When I started Richard and Rose with “Yorkshire,” it was with a vague idea of publication, but mostly to tell the stories of the people who had been haunting me for years. I first “saw” them in my mind’s eye standing in a dilapidated courtyard, Richard wearing a gorgeous outfit more suited to London, his painted face a mask of hauteur, and Rose, in an outdated riding habit, slightly dishevelled from her long journey. Where they’d come from I had no idea, but I knew where they were and where they were going, because they’d fallen in love at first sight.
I was rather surprised, as I wasn’t sure I believed in love at first sight, but this couple had certainly achieved it. And without either of them wanting it, either. Richard is sure, but Rose thinks he’s not serious at first, although she can’t believe the intensity of her feelings for him.
I wanted to write about a couple’s developing relationship, not just meeting and falling in love, but marrying, maybe having a family, getting on with their lives. Marriage requires a lot of hard work, but it’s so worth it, and I wanted to celebrate it through this couple’s story. I’ve just finished writing book seven, and I haven’t finished yet, although Richard and Rose will probably take a break after book eight.
“Hareton Hall,” originally titled “Darkwater” chronicles what happens when Richard and Rose go back to her home county of Devonshire (we call it Devon today) to attend the wedding of her beloved sister Lizzie. They meet far more than they expect, or want to, and old enemies appear, along with new ones.
Writing about their lives has mean ta lot of research, and I’ve learned a huge amount about life in the 1750’s. This is my favourite part of the Georgian era, and most of my historical romances are set there.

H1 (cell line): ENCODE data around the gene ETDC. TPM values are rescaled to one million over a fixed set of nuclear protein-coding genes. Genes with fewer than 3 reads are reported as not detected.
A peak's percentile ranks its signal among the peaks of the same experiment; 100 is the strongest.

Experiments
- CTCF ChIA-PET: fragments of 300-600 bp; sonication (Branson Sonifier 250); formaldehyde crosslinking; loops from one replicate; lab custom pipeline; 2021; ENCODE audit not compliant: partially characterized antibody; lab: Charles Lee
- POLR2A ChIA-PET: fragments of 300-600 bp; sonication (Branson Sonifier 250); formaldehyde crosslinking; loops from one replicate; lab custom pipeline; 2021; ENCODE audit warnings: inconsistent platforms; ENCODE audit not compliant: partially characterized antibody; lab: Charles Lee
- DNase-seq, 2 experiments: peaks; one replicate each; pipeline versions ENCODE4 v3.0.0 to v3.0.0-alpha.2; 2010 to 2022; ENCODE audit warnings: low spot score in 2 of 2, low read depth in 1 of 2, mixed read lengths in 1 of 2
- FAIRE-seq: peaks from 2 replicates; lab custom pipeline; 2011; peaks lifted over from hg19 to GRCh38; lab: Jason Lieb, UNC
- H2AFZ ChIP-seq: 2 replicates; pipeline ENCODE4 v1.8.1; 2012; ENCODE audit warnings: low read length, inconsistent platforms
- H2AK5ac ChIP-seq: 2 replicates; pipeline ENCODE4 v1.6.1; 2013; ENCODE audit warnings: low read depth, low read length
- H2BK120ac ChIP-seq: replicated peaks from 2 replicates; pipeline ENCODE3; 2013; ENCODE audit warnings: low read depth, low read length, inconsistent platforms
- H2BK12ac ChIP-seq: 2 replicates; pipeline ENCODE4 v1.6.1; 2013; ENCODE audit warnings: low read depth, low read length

Anyway, without further ado, here are the details and a snippet of “Hareton Hall,” which comes out in e-book format on the 20th July. It’s out in print next year.
The coach jolted as the driver pulled on the reins to stop the horses so abruptly I was thrown forward, but I saved myself by seizing the strap above my head.
My husband grabbed me by the waist and restored me to my seat before he glanced out of the window. “It appears we’re being held up.” His voice sounded calm, but I knew him better than that and I noticed his note of alarm.
Almost without thinking I took off my ruby betrothal ring and slipped it down the front of my dress, but when I tried to take off the wedding ring, Richard put his hand over mine. “No. He’ll expect to see a wedding ring, and if he doesn’t find one he might go looking. I’ll buy you twenty more, but let that one be.”
I saw the sense of that and did as he bade me. Richard reached up and took the pistol that hung in its holster above us. He thrust it into his coat pocket then spoke over the shouting that was going on outside. “Give him your purse and anything else of that nature he asks for. If he tries to go too far—I’ll deal with it.” He gave me a smile of encouragement as the door was wrenched open.
Cold air rushed into the coach. A figure swathed in a greatcoat with a muffler covering most of his face stood silhouetted against the rain-spattered hedge and trees. He’d pulled his hat well down and had a pistol in each hand. His eyes were grey, but I couldn’t see any more of his face.